"Traditions of non-literal understanding of christian theological terms" cleary and blatantly do violence to the very intention of the words themselves. the restrictive rule was added so that heresy wouldn't creep in. to deny the virgin birth or bodily resurrection is to prevent people from receiving salvation, and to deny Christ.

Nick Draper said...

1 cor 15

Now I would remind you, brothers and sisters, of the good news that I proclaimed to you, which you in turn received, in which also you stand, through which also you are being saved, if you hold firmly to the message that I proclaimed to you—unless you have come to believe in vain. For I handed on to you as of first importance what I in turn had received: that Christ died for our sins in accordance with the scriptures, and that he was buried, and that he was raised on the third day in accordance with the scriptures, and that he appeared to Cephas, then to the twelve. Then he appeared to more than five hundred brothers and sisters at one time, most of whom are still alive, though some have died. Then he appeared to James, then to all the apostles. Last of all, as to one untimely born, he appeared also to me. For I am the least of the apostles, unfit to be called an apostle, because I persecuted the church of God. But by the grace of God I am what I am, and his grace toward me has not been in vain. On the contrary, I worked harder than any of them—though it was not I, but the grace of God that is with me. Whether then it was I or they, so we proclaim and so you have come to believe.

So Paul is preventing people from receiving salvation and denying Christ by teaching this doctrine?

Jason Woolever said...

I said, to deny the doctrines of that passage are to deny Christ and prevent people from being saved.

Understand that the importance of the virgin birth is that it means that Jesus did not inherit original sin, as the rest of the human race had. He couldn't have "died for our sins" unless he was a sinless substitute (the Son of God, born of a virgin).

Nick Draper said...

Then couldn't that doctrine be construed as a "Pharisaical addition" to the gospel? I can't find an instance in Acts or in any of Paul's letters where the doctrine of the virgin birth is taught as essential to salvation.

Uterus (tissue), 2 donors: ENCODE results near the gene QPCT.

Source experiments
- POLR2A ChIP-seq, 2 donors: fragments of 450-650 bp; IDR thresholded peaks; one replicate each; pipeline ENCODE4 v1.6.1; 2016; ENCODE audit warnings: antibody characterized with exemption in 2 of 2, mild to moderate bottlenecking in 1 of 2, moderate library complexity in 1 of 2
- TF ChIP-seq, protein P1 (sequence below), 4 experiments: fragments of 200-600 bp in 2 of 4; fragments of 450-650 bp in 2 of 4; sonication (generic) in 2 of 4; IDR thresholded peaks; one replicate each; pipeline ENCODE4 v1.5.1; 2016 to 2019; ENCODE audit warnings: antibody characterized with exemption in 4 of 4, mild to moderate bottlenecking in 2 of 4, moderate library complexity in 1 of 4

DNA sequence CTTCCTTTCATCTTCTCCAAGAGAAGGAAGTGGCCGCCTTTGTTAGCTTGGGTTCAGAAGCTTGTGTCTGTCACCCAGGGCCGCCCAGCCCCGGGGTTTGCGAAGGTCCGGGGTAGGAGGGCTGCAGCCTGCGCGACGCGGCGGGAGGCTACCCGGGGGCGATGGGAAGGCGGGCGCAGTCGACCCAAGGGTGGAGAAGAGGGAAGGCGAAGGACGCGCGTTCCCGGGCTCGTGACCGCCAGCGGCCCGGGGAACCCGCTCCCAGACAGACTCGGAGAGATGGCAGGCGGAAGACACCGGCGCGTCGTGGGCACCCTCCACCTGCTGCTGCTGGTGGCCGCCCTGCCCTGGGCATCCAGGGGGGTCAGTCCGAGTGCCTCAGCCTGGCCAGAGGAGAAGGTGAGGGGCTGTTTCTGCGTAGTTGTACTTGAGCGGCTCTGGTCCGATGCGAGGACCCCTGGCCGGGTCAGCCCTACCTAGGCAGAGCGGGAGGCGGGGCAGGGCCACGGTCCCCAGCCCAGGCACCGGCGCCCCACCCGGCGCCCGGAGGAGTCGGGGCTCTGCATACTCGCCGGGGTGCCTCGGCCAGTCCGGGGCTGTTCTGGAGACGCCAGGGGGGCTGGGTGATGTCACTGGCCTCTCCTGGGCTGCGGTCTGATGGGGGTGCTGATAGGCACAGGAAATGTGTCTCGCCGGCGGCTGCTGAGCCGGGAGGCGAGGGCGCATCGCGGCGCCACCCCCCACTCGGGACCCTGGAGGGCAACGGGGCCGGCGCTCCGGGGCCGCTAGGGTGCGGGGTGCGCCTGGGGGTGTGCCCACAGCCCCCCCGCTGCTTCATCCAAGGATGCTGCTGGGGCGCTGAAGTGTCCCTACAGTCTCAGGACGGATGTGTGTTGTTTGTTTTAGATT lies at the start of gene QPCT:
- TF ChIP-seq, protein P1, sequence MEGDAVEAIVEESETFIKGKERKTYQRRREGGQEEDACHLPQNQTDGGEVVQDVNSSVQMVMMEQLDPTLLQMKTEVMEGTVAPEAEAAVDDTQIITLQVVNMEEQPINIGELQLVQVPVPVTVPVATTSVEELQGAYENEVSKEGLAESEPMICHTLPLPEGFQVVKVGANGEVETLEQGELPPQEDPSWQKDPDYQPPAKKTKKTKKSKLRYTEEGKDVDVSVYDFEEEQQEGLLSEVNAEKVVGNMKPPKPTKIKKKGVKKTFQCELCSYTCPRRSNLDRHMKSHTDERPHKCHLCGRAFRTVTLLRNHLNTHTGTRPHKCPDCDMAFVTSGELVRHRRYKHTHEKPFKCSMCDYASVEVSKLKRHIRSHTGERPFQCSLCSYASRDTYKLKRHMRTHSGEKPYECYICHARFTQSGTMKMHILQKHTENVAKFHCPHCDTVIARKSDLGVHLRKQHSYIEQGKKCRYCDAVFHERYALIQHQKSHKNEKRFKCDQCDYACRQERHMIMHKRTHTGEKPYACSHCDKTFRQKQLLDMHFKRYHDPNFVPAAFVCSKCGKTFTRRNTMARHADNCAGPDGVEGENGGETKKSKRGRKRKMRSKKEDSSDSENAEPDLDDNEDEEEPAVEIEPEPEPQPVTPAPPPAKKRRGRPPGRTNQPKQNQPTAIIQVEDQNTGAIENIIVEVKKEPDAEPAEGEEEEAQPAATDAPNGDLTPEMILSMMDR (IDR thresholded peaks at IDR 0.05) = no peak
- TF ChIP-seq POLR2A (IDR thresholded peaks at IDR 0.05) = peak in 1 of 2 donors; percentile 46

By the turn of the century, the doctrine was taught as necessary to salvation. So what about the early Christians who may not have considered the issue?

As for original sin, isn't that a construct of Augustine? What makes it essential to salvation?

Jason Woolever said...

Hmm. I would say that the first chapter in the "gospels" which tell the gospel of Jesus to us, share the truth of the virgin birth.

Its clearly in the Apostle's Creed. How would one decide that they would place the letters of Paul above the gospels?

How could you have faith in Jesus as the Son of God if he wasn't fully God? How could you have faith in Jesus as the Mediator between God and humans if he wasn't fully man?

I would not consider the virgin birth an addition.

Original Sin is just a name for what Paul described in Romans 5:12-15. Its not an invention of Augustine, but a name he gave to something that was commonly believed.

Nick Draper said...

The church was around for about 40 years before those gospels were written, and are the earliest written evidence we have for a doctrine of the virgin birth.

The Apostle's Creed was written 300 years after the fact. And my guess is that there was a whole generation of Christians that only saw Paul's letters, because they died before the gospel writings made it to them. The reason I haven't referenced the gospels is because the first Christians didn't have them, and so from the perspective of the year 40 or so could be considered an addition.

Thanks for the info on the original sin thing.

I'm not trying to "attack" the orthodox position, but to hold it against all other teaching myself, I need to honestly believe it true.

Keith McIlwain said...

When asked the "Are you in debt..." question, I answered, "Yes." Heck, it's more an indictment of the xpense of seminary than of anything I've done.

But to the most important point: if a person can't affirm the doctrinal standards (which are incredibly basic), then perhaps the UMC isn't the most suitable place for them. There's no shame or dishonor in that.

Jason Woolever said...

Nick, I have to say, you're the first person I've met who looks for a more reliable witness to the true gospel than one of Jesus' own disciples, namely Matthew. I'm not sure if you'll find anything more reliable than that.

God bless you on your search for the truth.

Jason Woolever said...

Keith,
I agree with you that our doctrinal standards are VERY basic. I'm not sure why anyone thinks its wrong to insist on a very core set of standards. It may be a little exclusive, but our goal isn't to include everyone who believes anything, but to be a CHRISTIAN denomination, that teaches basic traditional Christian doctrine.